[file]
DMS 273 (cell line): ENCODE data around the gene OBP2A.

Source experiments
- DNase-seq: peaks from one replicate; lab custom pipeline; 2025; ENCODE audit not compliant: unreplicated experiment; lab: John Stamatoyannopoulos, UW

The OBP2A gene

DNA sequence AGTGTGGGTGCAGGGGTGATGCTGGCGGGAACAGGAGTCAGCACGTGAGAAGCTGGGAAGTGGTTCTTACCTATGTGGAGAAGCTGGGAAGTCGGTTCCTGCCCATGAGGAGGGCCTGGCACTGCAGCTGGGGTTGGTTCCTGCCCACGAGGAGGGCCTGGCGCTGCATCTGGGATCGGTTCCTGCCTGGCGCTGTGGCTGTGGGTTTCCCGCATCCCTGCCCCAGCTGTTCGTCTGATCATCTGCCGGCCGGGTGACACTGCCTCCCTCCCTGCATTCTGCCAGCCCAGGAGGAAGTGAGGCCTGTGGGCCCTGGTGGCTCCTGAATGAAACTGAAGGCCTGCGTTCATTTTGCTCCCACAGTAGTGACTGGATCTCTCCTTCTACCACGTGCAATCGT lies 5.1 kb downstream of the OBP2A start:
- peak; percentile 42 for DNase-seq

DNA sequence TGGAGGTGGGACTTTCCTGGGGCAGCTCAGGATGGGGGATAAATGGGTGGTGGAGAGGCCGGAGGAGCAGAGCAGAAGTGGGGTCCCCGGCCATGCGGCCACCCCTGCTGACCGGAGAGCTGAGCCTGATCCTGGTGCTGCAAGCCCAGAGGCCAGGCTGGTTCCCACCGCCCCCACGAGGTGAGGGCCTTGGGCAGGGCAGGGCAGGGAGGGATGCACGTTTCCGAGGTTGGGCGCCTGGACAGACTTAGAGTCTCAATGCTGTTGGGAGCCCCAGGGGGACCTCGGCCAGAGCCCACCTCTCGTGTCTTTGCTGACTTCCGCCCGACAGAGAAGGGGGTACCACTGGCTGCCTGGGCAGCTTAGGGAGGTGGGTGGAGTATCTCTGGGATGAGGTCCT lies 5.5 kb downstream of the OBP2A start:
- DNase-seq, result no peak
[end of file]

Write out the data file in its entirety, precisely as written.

DMS 273 (cell line): ENCODE data around the gene OBP2A.

Source experiments
- DNase-seq: peaks from one replicate; lab custom pipeline; 2025; ENCODE audit not compliant: unreplicated experiment; lab: John Stamatoyannopoulos, UW

The OBP2A gene

DNA sequence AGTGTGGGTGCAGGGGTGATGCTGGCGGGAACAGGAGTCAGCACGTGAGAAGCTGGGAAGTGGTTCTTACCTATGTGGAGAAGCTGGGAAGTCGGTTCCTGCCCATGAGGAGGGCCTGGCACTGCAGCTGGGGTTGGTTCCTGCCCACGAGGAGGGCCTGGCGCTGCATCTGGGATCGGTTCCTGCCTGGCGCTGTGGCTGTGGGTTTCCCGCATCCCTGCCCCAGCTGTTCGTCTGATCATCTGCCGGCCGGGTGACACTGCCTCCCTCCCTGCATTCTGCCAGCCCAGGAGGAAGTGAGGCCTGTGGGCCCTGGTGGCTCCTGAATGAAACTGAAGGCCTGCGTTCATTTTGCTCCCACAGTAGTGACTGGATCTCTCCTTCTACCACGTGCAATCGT lies 5.1 kb downstream of the OBP2A start:
- peak; percentile 42 for DNase-seq

DNA sequence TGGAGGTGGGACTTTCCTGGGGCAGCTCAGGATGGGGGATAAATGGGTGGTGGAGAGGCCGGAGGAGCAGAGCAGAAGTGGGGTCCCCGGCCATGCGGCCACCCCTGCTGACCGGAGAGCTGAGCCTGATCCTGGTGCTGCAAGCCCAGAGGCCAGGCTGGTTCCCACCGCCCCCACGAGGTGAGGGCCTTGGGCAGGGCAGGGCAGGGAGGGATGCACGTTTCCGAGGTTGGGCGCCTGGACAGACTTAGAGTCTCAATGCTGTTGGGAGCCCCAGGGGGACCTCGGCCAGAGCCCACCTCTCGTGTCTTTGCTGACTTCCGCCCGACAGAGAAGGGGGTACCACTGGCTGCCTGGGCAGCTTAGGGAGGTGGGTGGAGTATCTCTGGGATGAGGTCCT lies 5.5 kb downstream of the OBP2A start:
- DNase-seq, result no peak